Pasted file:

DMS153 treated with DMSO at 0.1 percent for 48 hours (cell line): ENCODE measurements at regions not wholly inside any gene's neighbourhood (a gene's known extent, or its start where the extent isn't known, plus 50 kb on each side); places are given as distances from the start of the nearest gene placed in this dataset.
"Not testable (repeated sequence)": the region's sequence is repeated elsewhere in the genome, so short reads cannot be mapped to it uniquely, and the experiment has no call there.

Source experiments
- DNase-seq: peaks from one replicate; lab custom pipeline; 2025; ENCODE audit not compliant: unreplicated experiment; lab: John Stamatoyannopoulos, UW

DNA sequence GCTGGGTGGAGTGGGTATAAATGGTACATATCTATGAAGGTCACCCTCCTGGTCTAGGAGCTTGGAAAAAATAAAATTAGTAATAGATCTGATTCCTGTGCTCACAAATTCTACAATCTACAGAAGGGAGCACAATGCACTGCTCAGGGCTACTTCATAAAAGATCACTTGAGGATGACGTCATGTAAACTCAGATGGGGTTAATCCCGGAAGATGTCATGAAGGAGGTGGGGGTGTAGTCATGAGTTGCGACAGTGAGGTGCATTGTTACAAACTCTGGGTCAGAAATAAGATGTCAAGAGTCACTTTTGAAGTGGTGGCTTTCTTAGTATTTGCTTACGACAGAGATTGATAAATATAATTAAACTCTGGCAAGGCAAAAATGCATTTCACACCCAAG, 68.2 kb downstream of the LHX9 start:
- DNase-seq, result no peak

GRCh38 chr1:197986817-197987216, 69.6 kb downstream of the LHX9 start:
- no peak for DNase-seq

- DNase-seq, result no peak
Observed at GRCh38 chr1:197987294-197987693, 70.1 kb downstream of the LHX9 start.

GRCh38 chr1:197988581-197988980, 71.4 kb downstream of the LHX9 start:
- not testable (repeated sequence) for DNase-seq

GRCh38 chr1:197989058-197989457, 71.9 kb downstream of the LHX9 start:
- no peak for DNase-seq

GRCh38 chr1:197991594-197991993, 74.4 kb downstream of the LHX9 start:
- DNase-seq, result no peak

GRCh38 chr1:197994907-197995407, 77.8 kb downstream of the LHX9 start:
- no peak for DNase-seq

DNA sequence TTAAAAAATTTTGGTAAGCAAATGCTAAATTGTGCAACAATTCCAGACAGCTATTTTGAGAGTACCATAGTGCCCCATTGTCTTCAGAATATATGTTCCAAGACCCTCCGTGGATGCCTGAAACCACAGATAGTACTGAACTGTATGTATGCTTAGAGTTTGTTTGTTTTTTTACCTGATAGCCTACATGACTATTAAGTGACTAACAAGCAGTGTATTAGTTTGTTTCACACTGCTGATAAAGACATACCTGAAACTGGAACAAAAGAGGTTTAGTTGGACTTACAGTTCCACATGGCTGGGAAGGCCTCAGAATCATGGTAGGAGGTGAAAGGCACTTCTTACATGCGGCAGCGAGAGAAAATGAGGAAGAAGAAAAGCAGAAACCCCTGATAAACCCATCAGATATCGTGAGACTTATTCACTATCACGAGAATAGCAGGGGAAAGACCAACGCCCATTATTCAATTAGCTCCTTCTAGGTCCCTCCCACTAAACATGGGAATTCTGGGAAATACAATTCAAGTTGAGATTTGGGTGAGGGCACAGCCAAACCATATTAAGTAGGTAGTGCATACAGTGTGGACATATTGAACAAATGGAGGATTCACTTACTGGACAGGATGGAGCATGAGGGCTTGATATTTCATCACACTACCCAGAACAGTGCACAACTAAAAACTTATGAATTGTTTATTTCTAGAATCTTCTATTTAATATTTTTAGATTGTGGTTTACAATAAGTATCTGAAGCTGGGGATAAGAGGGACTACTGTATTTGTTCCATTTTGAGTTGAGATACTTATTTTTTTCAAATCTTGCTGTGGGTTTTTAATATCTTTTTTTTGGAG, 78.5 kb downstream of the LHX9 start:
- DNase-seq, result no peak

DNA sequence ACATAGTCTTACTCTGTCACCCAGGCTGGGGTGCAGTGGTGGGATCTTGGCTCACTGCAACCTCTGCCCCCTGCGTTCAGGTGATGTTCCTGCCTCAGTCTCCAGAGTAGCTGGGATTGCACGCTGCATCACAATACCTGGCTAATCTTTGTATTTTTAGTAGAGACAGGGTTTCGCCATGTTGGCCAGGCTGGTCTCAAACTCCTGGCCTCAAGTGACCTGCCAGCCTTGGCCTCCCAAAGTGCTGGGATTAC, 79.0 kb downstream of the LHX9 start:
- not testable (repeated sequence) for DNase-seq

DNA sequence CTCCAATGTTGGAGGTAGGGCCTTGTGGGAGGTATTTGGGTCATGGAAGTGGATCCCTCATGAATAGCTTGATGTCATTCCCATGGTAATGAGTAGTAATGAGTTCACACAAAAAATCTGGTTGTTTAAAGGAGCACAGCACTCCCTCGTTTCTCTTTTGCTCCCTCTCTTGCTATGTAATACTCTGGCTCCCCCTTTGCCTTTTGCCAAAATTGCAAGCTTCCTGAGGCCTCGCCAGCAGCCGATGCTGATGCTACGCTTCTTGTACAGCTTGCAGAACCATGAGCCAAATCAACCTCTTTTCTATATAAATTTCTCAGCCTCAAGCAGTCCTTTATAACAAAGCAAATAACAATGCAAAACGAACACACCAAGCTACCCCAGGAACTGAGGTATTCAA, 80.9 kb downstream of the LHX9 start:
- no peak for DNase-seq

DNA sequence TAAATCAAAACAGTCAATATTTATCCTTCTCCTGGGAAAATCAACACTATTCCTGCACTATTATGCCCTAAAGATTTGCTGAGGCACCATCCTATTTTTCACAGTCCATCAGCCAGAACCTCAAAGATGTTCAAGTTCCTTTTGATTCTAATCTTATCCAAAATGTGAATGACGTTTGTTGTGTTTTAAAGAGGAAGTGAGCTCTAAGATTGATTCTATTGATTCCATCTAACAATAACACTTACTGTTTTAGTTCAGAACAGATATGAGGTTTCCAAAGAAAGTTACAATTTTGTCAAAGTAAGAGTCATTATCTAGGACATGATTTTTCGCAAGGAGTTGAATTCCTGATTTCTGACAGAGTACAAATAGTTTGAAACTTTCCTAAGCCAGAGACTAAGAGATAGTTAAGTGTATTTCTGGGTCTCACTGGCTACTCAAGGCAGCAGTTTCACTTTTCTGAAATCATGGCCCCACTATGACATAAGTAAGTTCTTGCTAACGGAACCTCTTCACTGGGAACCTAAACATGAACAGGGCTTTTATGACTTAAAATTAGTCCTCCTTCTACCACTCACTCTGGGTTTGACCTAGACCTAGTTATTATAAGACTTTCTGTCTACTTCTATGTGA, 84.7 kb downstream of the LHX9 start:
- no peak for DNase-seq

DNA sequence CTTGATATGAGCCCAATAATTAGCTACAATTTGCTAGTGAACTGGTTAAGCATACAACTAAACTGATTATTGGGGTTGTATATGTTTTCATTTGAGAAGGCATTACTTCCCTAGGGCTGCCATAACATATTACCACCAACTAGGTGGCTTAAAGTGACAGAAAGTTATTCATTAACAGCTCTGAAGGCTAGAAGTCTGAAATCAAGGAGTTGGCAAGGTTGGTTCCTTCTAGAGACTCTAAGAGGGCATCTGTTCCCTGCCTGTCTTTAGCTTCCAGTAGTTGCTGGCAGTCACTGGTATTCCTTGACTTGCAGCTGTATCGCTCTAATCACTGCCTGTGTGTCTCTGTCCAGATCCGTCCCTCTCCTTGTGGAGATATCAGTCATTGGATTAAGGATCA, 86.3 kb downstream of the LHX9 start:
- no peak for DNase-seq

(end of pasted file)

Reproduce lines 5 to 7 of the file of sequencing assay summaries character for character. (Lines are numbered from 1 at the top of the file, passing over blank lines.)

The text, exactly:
DNA sequence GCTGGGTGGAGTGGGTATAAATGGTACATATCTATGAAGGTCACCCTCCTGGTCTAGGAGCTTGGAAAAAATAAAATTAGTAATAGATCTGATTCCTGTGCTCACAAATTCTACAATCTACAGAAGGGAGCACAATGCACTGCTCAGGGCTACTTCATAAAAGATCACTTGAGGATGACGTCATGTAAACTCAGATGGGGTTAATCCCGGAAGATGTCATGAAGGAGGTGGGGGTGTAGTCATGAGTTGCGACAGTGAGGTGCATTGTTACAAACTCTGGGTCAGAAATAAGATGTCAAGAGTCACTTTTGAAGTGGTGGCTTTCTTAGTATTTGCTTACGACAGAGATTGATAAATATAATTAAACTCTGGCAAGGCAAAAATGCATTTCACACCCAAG, 68.2 kb downstream of the LHX9 start:
- DNase-seq, result no peak

GRCh38 chr1:197986817-197987216, 69.6 kb downstream of the LHX9 start: